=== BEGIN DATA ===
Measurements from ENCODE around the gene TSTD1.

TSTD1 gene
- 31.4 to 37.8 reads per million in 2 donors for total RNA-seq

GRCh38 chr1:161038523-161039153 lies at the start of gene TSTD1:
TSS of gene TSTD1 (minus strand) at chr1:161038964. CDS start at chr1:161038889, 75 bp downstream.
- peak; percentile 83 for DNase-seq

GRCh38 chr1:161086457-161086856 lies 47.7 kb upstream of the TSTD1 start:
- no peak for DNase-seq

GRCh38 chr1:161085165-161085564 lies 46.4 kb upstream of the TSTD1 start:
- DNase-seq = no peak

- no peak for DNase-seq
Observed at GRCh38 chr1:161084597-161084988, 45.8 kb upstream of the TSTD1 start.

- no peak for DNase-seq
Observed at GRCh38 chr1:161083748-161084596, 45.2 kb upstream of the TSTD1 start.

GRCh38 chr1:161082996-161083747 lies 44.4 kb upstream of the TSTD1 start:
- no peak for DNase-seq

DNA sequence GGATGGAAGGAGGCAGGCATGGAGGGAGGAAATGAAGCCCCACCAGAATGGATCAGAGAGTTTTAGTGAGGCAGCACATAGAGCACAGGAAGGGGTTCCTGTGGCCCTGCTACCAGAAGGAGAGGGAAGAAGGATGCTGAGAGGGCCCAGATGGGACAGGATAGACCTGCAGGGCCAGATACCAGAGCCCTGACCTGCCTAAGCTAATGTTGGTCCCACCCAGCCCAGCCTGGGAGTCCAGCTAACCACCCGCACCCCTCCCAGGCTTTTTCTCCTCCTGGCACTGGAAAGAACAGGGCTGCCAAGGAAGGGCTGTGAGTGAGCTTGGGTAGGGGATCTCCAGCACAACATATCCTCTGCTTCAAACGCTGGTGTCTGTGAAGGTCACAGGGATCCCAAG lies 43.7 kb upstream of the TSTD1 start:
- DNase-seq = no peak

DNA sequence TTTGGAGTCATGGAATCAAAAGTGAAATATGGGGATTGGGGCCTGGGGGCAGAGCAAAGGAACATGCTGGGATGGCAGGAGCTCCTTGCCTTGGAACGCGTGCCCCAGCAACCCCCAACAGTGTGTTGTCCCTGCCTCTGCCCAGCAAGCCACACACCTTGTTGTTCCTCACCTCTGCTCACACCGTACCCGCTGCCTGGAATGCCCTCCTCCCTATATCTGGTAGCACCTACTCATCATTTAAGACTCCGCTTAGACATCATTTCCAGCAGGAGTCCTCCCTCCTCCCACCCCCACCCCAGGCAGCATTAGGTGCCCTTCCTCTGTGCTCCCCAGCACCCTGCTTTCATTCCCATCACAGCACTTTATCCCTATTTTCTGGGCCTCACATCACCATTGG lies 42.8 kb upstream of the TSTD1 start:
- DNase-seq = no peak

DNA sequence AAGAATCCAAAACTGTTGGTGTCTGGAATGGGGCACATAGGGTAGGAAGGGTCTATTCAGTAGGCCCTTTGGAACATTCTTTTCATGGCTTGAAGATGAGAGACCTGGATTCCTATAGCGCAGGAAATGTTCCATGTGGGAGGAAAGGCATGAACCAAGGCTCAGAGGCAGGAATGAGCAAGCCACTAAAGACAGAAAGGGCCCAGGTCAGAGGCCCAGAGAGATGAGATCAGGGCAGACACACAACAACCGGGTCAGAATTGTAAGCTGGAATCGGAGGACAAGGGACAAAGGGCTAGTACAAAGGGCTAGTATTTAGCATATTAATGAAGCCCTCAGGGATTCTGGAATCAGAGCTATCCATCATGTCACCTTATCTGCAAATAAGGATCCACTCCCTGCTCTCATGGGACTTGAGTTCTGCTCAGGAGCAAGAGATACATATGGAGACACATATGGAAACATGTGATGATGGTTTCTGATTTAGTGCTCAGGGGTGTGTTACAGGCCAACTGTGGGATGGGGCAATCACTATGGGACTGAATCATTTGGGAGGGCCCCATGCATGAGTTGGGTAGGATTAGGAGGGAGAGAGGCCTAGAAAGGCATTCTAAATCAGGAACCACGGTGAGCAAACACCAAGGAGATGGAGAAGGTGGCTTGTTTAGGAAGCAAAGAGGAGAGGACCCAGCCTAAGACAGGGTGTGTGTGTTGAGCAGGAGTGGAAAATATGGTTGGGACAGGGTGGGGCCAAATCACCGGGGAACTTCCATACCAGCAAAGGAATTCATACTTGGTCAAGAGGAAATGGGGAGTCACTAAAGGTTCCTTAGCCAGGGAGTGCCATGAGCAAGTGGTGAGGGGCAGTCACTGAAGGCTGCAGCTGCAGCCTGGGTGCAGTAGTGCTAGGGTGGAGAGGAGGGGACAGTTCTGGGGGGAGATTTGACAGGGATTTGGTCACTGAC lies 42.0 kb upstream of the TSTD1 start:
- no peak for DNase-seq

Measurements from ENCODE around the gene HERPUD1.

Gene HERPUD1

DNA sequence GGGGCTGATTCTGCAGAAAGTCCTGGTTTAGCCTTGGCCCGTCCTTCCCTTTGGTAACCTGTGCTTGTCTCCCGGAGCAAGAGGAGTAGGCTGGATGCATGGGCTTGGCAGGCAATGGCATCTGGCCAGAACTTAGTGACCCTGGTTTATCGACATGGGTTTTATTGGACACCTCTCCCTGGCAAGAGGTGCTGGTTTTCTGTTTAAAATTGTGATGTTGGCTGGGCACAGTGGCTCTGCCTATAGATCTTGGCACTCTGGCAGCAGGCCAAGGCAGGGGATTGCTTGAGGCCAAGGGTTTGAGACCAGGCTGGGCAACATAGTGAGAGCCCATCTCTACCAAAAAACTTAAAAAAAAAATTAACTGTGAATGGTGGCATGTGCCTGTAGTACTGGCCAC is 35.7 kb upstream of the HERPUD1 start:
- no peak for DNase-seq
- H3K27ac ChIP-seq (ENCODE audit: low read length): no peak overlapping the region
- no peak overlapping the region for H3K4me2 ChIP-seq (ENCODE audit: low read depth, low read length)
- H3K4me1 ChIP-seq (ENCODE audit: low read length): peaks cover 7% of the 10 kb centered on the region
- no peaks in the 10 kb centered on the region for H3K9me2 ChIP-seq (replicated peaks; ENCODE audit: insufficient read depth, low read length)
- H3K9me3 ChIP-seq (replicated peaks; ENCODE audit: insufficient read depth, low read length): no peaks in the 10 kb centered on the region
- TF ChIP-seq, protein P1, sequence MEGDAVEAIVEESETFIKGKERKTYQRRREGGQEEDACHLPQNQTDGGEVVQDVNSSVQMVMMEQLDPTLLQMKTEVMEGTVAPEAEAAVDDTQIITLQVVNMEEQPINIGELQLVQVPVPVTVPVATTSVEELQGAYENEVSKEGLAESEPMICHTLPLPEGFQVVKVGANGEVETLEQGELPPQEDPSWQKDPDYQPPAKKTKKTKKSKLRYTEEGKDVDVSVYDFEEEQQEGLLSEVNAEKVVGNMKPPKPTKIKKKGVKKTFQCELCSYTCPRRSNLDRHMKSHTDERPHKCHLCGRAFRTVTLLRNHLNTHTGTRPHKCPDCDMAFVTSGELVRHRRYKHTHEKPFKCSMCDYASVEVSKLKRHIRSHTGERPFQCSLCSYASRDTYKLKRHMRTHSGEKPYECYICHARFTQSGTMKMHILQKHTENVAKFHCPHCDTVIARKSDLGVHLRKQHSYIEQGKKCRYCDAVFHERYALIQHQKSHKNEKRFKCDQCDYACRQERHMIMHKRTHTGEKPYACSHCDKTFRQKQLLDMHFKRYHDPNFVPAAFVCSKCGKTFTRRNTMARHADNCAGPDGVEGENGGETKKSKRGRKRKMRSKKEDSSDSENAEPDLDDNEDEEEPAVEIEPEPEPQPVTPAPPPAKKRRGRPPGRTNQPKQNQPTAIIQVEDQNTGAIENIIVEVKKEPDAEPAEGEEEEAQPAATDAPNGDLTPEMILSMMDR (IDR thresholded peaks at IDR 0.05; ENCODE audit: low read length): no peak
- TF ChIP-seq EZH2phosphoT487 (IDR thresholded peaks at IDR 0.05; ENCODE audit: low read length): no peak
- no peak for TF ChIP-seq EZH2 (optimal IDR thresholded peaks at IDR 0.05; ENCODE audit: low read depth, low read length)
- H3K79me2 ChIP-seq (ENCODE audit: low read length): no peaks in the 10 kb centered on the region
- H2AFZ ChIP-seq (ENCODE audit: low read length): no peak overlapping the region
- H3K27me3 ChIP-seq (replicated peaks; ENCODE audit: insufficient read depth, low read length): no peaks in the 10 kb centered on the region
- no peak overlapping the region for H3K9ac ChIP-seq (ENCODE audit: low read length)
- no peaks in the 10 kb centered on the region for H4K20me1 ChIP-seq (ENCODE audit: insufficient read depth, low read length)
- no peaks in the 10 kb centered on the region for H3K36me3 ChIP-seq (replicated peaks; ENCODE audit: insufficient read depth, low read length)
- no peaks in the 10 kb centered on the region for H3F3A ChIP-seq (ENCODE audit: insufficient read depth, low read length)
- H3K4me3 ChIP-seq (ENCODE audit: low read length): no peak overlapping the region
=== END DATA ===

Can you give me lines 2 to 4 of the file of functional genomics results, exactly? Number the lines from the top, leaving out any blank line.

TSTD1 gene
- 31.4 to 37.8 reads per million in 2 donors for total RNA-seq

GRCh38 chr1:161038523-161039153 lies at the start of gene TSTD1: